Cement Decarbonization Startup Queens Carbon Gains $14.5M ARPA-E Grant to Fund Pilot Project

June 28, 2024
Queens Carbon plans to deploy a pilot plant capable of producing 10 tons of carbon-neutral supplemental cementitious materials daily

New Jersey startup Queens Carbon has received a $14.5 million grant from a wing of the U.S. Department of Energy to finance its work to decarbonize cement production.

The company will use the money to pilot its new low-temperature, zero carbon dioxide (CO2) technology in partnership with an unnamed commercial cement producer. The funding comes from DOE’s Advanced Research Projects Agency—Energy (ARPA-E) and its Seeding Critical Advances for Leading Energy Technologies with Untapped Potential (SCALEUP).

“Through SCALEUP, Queens Carbon will build on prior work funded by ARPA-E and develop an integrated pilot facility at an existing cement production site to produce carbon-neutral materials in support of decarbonizing cement production,” said ARPA-E Director, Evelyn N. Wang, in a statement.

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Decarbonization Work in the Global Cement and Concrete Industries

Queens Carbon is trying to develop an energy-efficient approach to produce carbon-neutral supplemental cementitious materials (SCM) from industry standard raw materials to enable an unlimited SCM supply for an increasingly urbanized world.

The company’s Q-SCMs are used to replace 20-50 percent of the high-CO2 binder used to produce cement. The approach will meet the challenges of increasing demand for cement with a scalable source of SCMs to reduce greenhouse gas emissions of cement and concrete products while remaining cost competitive.

Queens Carbon plans to deploy a pilot plant capable of producing 10 tons of SCMs daily.

The Global Cement and Concrete Association has started work on decarbonizing the industry, which accounts for close to 7% of worldwide greenhouse gas emissions. These add to billions of metric tons in CO2 emissions from cement production and installation annually, according to reports.

Concrete is the most used building material in most construction projects, according to reports.



About the Author

Rod Walton, EnergyTech Managing Editor | Senior Editor

For EnergyTech editorial inquiries, please contact Managing Editor Rod Walton at [email protected].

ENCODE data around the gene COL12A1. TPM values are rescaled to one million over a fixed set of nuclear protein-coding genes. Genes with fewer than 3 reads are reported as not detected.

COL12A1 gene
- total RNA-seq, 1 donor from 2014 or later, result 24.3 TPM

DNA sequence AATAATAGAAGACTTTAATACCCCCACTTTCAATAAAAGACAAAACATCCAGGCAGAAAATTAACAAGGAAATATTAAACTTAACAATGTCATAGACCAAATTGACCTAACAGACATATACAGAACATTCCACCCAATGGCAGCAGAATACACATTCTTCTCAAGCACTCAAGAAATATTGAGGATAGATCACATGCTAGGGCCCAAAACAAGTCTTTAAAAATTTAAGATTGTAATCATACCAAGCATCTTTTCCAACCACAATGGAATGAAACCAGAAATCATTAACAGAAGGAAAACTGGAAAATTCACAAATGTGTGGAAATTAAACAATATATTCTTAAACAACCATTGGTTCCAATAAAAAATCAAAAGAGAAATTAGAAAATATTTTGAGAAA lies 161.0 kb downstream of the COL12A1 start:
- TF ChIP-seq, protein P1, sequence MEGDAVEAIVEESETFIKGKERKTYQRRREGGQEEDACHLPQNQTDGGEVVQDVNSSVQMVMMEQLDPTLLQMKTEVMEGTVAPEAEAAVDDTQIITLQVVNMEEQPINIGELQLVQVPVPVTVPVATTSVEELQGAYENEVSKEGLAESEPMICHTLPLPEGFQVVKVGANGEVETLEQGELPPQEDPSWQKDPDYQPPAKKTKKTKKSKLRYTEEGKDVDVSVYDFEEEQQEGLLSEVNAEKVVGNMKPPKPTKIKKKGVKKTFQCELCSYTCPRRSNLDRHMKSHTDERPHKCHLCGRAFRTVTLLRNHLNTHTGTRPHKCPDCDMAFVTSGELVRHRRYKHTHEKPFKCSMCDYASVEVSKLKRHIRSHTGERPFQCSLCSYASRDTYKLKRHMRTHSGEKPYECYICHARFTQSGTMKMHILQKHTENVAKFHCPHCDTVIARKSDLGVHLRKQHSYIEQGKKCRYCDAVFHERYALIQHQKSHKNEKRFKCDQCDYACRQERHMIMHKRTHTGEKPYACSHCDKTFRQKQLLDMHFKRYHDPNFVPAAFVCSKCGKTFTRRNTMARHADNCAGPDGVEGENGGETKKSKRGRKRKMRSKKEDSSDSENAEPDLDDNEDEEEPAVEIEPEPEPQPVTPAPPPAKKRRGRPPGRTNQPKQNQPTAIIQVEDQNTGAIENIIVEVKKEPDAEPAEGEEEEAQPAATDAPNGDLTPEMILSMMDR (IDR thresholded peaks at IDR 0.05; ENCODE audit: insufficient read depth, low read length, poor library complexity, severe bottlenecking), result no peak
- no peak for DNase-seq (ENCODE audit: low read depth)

Rod Walton has spent 15 years covering the energy industry as a newspaper and trade journalist. He formerly was energy writer and business editor at the Tulsa World. Later, he spent six years covering the electricity power sector for Pennwell and Clarion Events. He joined Endeavor and EnergyTech in November 2021.

Walton earned his Bachelors degree in journalism from the University of Oklahoma. His career stops include the Moore American, Bartlesville Examiner-Enterprise, Wagoner Tribune and Tulsa World. 

EnergyTech is focused on the mission critical and large-scale energy users and their sustainability and resiliency goals. These include the commercial and industrial sectors, as well as the military, universities, data centers and microgrids. The C&I sectors together account for close to 30 percent of greenhouse gas emissions in the U.S.

He was named Managing Editor for Microgrid Knowledge and EnergyTech starting July 1, 2023

Many large-scale energy users such as Fortune 500 companies, and mission-critical users such as military bases, universities, healthcare facilities, public safety and data centers, shifting their energy priorities to reach net-zero carbon goals within the coming decades. These include plans for renewable energy power purchase agreements, but also on-site resiliency projects such as microgrids, combined heat and power, rooftop solar, energy storage, digitalization and building efficiency upgrades.